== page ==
Mike Leach has tough love for Dezmon Patmon at spring ball's outset at Washington State; also a cloudy outlook on Kyrin Priester

MIKE LEACH SENT a strong message to Cougar receiver Dezmon Patmon in a conference call with reporters on Wednesday.

The 6-4, 207-pound rising sophomore from San Diego is impressive physically, Leach said, but his effort comes and goes in spurts.

As a true freshman last season, Patmon saw action in four games and caught three passes for 19 yards.

“He kinda works when he wants to … he goes into the tank,” Leach said on the eve of spring practices.

By contrast, he added, fellow sophomore wideout Isaiah Johnson-Mack — who caught 35 passes for 246 yards in 13 games last season — puts forth constant effort and just needs to keep doing what he’s doing to realize steady improvement.

He also praised his 2016 Scout Team Offensive Player of the Year, JC walk on receiver Brandon Arconado. “He plays hard. He’s like the smoothest guy out there … he showed up all the time ...”

There was more receiver talk in the 15-minute media round robin. Leach said senior Kyrin Priester, who was dismissed from the team last season but is back now, will only participate “some” in spring practices because he has a “tall order” to overcome academically to get on the field this fall.

The receiver position in general is one of two most pressing issues on offense entering spring workouts, Leach said. The other is locking down replacements for graduated offensive line starters Eduardo Middleton and Riley Sorenson at right guard and center, respectively.

With Gabe Marks and River Cracraft graduated, his young receivers must elevate their play, Leach said.

“They have to take a step forward,” he emphasized, citing the immortal words of UCLA basketball coaching legend John Wooden that "eager is more important than willing."

“There’s got to be eagerness (to work and improve),” Leach said.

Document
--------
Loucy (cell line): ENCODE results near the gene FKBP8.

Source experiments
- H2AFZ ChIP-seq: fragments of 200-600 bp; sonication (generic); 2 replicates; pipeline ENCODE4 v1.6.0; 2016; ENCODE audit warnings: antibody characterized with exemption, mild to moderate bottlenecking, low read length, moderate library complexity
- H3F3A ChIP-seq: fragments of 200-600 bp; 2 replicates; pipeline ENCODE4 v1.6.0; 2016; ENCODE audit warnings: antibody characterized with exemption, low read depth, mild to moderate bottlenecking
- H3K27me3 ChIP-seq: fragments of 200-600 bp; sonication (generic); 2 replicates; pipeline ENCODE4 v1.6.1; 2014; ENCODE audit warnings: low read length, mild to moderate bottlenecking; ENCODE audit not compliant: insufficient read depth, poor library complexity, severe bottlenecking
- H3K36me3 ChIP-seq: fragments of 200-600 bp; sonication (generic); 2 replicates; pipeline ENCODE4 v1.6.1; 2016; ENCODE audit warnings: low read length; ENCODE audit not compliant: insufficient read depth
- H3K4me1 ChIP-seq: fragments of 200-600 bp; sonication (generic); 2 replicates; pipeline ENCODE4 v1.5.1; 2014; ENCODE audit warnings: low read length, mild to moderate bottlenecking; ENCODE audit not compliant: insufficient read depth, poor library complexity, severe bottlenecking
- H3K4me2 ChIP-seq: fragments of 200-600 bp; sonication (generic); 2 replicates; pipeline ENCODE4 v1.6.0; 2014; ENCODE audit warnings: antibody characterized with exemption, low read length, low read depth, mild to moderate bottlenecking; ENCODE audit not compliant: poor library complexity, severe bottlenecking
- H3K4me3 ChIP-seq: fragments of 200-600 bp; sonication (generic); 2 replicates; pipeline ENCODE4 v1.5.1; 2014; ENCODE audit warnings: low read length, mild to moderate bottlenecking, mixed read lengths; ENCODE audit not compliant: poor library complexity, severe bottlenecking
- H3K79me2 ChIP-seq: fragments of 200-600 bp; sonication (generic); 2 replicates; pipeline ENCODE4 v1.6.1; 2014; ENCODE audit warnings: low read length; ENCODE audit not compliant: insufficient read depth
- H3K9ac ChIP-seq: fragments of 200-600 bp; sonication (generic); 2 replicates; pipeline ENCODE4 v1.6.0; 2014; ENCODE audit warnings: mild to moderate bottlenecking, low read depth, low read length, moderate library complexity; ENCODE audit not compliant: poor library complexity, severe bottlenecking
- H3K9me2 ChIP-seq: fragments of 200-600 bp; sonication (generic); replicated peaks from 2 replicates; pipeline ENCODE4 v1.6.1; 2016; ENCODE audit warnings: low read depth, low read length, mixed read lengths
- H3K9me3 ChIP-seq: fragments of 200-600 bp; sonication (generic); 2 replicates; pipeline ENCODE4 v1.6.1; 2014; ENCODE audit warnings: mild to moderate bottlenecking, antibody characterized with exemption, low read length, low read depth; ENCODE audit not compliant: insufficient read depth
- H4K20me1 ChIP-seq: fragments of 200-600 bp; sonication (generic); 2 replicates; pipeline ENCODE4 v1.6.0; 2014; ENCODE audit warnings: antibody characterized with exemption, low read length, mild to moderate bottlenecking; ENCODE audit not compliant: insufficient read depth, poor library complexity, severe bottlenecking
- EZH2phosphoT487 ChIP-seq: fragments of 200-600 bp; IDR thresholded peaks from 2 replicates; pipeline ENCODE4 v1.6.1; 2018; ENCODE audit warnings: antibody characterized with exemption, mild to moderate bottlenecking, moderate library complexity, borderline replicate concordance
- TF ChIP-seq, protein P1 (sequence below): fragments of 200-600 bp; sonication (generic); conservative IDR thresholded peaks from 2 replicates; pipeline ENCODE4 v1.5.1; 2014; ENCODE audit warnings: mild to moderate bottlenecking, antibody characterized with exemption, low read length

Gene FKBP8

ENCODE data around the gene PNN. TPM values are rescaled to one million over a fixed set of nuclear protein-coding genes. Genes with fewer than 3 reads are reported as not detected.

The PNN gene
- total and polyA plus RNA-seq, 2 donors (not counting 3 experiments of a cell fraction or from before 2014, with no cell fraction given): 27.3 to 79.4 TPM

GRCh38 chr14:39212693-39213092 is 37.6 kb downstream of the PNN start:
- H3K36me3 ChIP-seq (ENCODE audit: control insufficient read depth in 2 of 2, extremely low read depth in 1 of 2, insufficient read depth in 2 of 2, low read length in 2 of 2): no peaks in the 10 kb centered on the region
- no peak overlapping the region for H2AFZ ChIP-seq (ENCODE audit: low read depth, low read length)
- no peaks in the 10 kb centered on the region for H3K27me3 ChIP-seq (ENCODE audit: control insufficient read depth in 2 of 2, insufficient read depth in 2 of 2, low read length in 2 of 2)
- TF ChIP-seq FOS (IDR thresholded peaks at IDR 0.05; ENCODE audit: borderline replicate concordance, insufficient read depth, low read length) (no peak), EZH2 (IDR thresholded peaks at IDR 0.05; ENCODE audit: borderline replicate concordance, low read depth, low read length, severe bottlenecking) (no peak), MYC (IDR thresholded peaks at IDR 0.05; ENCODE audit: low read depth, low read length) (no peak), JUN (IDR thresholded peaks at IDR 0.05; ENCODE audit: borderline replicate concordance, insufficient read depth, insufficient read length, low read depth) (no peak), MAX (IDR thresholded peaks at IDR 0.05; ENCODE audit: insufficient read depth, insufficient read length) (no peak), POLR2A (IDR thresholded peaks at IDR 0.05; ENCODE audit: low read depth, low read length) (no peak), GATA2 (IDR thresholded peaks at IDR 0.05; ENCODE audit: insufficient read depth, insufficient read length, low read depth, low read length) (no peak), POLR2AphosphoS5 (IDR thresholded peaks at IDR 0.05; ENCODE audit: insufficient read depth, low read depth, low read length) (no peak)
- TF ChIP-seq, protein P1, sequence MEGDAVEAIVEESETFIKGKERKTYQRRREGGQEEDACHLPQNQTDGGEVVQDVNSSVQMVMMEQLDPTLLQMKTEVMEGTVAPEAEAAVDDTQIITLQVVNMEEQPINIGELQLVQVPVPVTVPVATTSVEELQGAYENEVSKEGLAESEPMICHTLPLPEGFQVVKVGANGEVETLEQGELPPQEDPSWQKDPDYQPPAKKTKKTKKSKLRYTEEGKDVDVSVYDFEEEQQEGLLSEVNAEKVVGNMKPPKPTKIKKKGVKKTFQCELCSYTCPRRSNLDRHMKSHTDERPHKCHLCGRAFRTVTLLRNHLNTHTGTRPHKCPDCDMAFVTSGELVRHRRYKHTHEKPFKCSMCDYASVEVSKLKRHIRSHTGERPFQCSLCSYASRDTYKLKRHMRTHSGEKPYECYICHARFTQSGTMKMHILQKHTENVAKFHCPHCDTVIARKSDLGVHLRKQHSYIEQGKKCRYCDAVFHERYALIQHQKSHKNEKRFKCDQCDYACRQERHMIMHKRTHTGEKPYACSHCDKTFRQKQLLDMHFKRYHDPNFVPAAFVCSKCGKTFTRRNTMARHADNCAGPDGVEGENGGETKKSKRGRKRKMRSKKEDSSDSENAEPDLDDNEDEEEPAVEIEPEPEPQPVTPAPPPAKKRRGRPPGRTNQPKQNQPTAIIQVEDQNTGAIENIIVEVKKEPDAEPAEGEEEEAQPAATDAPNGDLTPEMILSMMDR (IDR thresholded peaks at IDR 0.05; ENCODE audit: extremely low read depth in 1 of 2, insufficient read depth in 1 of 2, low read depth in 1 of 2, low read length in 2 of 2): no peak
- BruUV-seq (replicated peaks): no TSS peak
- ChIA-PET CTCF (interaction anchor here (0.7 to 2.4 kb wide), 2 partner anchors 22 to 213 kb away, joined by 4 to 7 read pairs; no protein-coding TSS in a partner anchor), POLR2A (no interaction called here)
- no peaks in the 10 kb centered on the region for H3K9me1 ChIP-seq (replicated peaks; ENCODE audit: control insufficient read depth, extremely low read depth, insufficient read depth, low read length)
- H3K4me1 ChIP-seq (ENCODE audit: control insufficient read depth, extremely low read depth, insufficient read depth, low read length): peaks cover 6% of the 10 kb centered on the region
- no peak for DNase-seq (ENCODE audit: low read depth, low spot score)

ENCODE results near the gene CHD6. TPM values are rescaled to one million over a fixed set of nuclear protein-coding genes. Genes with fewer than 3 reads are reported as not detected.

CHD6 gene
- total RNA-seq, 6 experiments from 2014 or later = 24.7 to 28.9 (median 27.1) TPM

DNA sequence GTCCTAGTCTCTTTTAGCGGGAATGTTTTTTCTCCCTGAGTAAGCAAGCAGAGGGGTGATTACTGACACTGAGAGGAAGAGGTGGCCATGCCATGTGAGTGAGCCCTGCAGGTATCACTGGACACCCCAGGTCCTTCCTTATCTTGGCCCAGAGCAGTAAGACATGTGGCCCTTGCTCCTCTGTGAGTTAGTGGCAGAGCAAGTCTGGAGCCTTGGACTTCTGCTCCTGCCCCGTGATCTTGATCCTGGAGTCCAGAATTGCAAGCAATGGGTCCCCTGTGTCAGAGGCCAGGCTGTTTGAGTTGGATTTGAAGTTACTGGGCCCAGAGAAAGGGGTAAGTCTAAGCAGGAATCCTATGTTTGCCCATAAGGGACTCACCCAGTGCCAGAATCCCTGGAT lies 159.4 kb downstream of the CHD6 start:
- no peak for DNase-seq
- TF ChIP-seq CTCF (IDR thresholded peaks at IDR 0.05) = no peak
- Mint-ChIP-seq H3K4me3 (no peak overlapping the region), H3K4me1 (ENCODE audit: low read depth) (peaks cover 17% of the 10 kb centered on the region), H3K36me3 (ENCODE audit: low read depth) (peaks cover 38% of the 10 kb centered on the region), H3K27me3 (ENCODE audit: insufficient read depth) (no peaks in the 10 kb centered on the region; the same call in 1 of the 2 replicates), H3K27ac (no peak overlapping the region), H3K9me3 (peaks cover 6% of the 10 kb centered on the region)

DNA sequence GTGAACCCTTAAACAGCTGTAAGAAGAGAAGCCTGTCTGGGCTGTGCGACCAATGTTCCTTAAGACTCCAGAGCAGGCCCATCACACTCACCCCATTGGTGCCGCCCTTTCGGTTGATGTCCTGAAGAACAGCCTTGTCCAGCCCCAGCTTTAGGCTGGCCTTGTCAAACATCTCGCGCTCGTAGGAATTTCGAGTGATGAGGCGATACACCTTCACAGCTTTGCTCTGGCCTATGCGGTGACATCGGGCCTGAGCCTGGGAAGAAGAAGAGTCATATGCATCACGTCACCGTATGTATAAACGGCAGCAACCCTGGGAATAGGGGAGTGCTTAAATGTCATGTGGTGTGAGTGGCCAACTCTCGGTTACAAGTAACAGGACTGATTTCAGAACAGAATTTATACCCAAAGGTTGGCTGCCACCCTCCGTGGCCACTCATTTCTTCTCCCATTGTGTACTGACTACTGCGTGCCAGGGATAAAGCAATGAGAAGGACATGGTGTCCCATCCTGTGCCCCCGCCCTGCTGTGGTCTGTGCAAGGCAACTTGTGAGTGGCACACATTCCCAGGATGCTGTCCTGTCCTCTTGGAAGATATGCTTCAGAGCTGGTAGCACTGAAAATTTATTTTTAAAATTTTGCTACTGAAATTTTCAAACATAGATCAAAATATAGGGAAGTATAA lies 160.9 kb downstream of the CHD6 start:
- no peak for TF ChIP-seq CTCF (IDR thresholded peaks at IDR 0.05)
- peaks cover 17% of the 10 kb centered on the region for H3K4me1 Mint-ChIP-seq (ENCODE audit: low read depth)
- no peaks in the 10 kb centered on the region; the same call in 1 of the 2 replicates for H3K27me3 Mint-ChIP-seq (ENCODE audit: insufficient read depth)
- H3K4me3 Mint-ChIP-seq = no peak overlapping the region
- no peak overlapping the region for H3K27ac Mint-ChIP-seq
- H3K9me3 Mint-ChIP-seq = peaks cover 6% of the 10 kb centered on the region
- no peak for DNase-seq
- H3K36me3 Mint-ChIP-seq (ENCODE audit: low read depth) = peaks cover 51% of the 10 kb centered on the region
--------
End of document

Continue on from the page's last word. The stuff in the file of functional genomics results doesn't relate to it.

At center, where Sorenson started for the last three seasons, Leach said the leading contender to replace him — sophomore Fred Mauigoa — is “farther down that path than perhaps it looks from the outside.”

Mauigoa saw action in four games last season and, Leach noted, took considerable practice reps with Luke Falk and backup QB Tyler Hilinski. “He’s not operating from a vacuum.”


On Hilinksi: “He’s very talented and will have an opportunity (this spring).” Leach said the third-year sophomore is assertive and brings a contagious optimism to the field. He also possesses quick feet and the ball comes out of his hand quickly, the coach noted. Asked if he trusts Hilinski’s ability to manage game, Leach was succinct: “Yes.” After a pause, he said, “you’d probably like more of answer — yes, I do (trust him to manage a game).”

On replacing Shalom Luani: “We’re about to find out … it’s going to be a dog fight in the secondary,” he said, noting considerable depth. He didn't offer up any names.

On new DL coach Jeff Phelps: “He’s a very sharp, smart, cerebral guy,” said Leach, who also saluted Phelps’ ability to teach technique and helps players overcome limitations. “I’m very impressed with him. He’s a great fit on our staff … he’ll bring some things to us on the field.”

On offseason Midnight Maneuvers training: “The best effort we’ve had (since arriving at WSU). Individually and team wise, I thought everybody improved in Midnight Maneuvers. That’s the best you can say.”


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